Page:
It's sort of happening now. I have no doubt that with more advanced sensors and AI, 10%, 20% or even 30% of hospital patients could be cared for safely at home. The literature is very supportive of that. But it's a fragile ecosystem because even in the regulatory environment, there were some concessions toward it during COVID. And Medicare has just said, all right, we're not going to re-erect the barriers, but we'll only give two more years and we'll take another look so that it's a little bit too uncertain for the entire ecosystem to come around and develop the infrastructure that I think is necessary for it. Once that's developed, I just have no doubt that it will be better. We will need fewer hospitals. The hospitals that we have will be mostly ICUs for really sick people. Most people will prefer to stay at home if you can figure out how to do it safely and cleanly. But cleanly, really, is that you can make one phone call and all of the logistics are taken care of. And that's nontrivial.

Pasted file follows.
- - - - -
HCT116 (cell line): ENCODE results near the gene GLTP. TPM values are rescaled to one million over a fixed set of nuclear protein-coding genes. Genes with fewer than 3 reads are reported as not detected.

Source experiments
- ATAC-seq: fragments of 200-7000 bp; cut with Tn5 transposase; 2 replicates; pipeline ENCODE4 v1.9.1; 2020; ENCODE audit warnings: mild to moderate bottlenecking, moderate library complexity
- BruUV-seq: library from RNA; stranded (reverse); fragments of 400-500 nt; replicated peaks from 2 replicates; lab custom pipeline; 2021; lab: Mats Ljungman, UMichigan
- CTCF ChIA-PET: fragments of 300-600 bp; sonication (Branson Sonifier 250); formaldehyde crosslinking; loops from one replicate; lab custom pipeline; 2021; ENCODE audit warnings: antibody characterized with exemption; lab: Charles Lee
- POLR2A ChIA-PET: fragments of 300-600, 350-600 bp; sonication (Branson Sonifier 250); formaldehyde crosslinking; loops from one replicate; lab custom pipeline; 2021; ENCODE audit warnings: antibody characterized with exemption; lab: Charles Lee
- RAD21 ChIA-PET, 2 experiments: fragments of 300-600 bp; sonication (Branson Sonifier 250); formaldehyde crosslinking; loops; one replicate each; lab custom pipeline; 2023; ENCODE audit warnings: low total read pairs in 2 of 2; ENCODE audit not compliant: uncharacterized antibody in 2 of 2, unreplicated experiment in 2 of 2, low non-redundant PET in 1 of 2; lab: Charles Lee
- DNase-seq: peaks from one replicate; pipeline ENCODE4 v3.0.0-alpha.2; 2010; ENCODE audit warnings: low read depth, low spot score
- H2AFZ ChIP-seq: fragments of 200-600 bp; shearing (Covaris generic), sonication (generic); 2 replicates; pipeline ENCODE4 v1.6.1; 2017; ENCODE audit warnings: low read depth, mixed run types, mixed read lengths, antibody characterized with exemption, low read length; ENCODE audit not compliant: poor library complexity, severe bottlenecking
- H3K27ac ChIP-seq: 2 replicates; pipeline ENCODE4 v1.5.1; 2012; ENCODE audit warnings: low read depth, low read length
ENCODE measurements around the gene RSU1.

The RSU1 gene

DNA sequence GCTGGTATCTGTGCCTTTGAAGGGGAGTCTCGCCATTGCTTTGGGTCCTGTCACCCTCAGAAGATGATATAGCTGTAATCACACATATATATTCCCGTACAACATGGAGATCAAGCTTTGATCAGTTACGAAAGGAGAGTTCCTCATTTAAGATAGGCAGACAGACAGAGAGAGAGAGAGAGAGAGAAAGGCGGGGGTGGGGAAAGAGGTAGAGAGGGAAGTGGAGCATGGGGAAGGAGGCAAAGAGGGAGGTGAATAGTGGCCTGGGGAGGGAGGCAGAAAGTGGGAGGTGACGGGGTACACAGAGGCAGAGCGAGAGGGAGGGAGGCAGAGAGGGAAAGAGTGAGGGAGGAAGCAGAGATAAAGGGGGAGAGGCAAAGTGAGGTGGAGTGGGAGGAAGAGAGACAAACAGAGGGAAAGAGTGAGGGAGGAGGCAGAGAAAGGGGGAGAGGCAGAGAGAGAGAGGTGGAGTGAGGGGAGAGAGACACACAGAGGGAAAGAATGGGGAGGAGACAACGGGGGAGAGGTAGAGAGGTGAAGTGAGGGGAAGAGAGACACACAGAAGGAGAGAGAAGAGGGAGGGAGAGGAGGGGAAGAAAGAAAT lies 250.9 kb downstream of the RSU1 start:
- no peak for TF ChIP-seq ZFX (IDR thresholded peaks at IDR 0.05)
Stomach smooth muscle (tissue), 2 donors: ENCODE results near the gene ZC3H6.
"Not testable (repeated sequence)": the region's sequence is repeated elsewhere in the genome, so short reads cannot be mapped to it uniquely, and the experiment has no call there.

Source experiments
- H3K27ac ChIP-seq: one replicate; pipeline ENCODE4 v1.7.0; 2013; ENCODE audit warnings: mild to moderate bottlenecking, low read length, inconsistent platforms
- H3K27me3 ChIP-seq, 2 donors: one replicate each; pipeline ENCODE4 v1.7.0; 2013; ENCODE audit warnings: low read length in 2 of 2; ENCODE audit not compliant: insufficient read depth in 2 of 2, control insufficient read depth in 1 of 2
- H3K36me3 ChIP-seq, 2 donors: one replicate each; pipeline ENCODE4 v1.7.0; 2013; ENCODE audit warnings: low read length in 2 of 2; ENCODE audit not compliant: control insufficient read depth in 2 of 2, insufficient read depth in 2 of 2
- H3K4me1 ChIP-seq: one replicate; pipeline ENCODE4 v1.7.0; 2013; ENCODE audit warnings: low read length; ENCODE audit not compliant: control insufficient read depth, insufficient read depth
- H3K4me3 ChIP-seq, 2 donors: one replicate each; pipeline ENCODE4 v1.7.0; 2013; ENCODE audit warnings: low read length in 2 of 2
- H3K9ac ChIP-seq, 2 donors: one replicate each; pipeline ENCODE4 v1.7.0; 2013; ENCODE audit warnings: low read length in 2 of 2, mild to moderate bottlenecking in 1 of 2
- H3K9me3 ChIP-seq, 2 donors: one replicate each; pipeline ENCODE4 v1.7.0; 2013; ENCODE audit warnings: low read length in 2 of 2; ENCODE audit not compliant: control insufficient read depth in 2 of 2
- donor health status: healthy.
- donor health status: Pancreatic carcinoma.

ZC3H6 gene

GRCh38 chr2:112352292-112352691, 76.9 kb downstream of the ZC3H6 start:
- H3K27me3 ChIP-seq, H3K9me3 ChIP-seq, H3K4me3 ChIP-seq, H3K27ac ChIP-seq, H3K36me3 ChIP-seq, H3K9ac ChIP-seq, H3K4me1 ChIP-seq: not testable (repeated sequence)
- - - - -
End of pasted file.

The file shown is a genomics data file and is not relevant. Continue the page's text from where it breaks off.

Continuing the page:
Topol: Just to wrap things up, it's pretty clear that the recent head trauma and COVID you sustained has not interfered with your brilliance and wisdom. You've passed the cognitive test. This is a super Turing test that you have transcended beyond. We really enjoyed this discussion with you, Bob. We touched on so many things, two of our most favorite topics: COVID is going to be with us for many years ahead, and then the AI future, which has its challenges. But hopefully, the net will be one that will improve medicine and improve outcomes for patients. Thanks so much for being with us.

This podcast is intended for US healthcare professionals only.